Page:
Stacked Journaling as Sermon Preparation

During the course of Reading the Bible in 90 Days and fast-forwarding through I & II Kings and I & II Chronicles in the Old Testament during one week of reading, there was so much information to process and ultimately distill for a Sunday morning sermon that I opted to break it down in layers of "stacked journaling" (an art technique advocated by mixed media artist Judi Hurwitt). The readings covered the sweeping history of the various kings of the Israelites from King David until the exile to Babylon. It was a lot of material to read and process for just one sermon, but I was struck by one sentence in II Chronicles 20:15:
"Do not be afraid or discouraged because of this vast army, for the battle is not yours but God's." For the art reflection, I chose previously prepped pages with the exposed words "Remain in me, as I remain in you" because it is a New Testament verse that complements the verse in II Chronicles. I began by writing the verse from Chronicles 20:15 in large letters. Next I added words in stamped letters diagonally up from the bottom. These represented my current "battles."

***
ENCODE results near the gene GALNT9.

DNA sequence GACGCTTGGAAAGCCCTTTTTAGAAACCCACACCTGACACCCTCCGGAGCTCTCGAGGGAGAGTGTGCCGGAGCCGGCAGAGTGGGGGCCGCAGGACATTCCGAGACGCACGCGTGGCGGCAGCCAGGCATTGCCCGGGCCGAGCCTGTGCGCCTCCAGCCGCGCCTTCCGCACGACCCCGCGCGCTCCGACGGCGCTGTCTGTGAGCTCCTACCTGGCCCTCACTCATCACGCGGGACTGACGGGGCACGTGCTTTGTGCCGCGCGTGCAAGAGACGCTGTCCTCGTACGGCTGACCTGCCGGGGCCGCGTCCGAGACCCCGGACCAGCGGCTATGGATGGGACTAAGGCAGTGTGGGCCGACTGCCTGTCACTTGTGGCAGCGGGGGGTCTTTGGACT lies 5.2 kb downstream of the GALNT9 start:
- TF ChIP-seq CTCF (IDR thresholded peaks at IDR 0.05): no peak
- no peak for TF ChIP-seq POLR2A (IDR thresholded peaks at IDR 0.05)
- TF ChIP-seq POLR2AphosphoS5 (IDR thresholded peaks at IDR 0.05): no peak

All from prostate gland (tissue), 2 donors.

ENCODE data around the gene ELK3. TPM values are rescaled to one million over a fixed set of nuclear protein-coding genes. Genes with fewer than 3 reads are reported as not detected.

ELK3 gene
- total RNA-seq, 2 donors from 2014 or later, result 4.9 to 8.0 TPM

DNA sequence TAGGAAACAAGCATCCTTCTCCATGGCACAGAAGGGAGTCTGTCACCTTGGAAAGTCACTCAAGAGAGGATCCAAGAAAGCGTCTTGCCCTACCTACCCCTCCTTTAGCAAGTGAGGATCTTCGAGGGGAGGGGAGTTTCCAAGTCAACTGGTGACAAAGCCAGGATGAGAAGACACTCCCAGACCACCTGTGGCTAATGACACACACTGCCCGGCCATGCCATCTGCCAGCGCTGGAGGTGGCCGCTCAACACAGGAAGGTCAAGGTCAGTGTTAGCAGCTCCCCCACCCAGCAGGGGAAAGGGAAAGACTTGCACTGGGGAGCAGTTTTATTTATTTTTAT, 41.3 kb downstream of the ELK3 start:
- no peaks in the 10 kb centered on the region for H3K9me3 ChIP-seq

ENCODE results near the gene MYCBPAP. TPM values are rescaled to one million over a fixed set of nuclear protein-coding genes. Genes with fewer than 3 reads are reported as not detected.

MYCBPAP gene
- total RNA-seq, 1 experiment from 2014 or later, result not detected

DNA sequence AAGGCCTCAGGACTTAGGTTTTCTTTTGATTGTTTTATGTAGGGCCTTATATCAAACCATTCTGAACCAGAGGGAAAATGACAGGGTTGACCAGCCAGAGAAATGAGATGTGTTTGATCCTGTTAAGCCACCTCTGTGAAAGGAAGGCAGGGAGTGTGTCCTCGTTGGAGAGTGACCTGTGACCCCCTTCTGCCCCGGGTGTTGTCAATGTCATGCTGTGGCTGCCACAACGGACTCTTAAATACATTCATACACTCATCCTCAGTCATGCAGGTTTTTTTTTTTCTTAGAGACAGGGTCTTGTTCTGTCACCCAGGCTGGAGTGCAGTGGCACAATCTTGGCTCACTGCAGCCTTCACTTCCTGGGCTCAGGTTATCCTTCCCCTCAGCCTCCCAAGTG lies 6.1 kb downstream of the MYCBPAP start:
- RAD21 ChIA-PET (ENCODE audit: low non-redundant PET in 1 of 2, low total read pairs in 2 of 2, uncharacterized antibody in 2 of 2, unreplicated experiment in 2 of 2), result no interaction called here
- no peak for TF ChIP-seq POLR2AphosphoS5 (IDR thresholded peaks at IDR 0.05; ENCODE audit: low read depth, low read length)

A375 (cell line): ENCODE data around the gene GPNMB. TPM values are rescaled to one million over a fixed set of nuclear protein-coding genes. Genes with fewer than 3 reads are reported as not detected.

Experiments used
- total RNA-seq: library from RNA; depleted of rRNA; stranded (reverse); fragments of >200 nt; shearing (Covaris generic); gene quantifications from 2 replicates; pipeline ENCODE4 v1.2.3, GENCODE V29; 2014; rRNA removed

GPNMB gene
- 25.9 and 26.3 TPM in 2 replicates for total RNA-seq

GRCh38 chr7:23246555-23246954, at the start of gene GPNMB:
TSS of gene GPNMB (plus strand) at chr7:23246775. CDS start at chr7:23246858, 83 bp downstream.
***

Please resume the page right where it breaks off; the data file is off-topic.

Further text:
I was struck by the common theme of the "bad kings" vs. the "good kings" covered over the 112 chapters of scripture. Essentially, the kings were measured by whether or not they led the people to live according to the Shema in Deuteronomy 6:4 ("Hear, O Israel: The LORD our God, the LORD in one...."). I switched to silver ink for stamped words expressing the Shema and purple ink to contrast covenant faithfulness as expressed in Deuteronomy with the New Covenant in the Gospel of Luke 22:20. Identifying key themes and their appropriate scriptures became a springboard for preaching and teaching a massive amount of scripture for a 20-minute message. Next, I opened my sermon journal and expanded on the key themes from the stacked journaling reflection, organized the order of texts to include for the sermon, a noted a few key thoughts for the closing comments.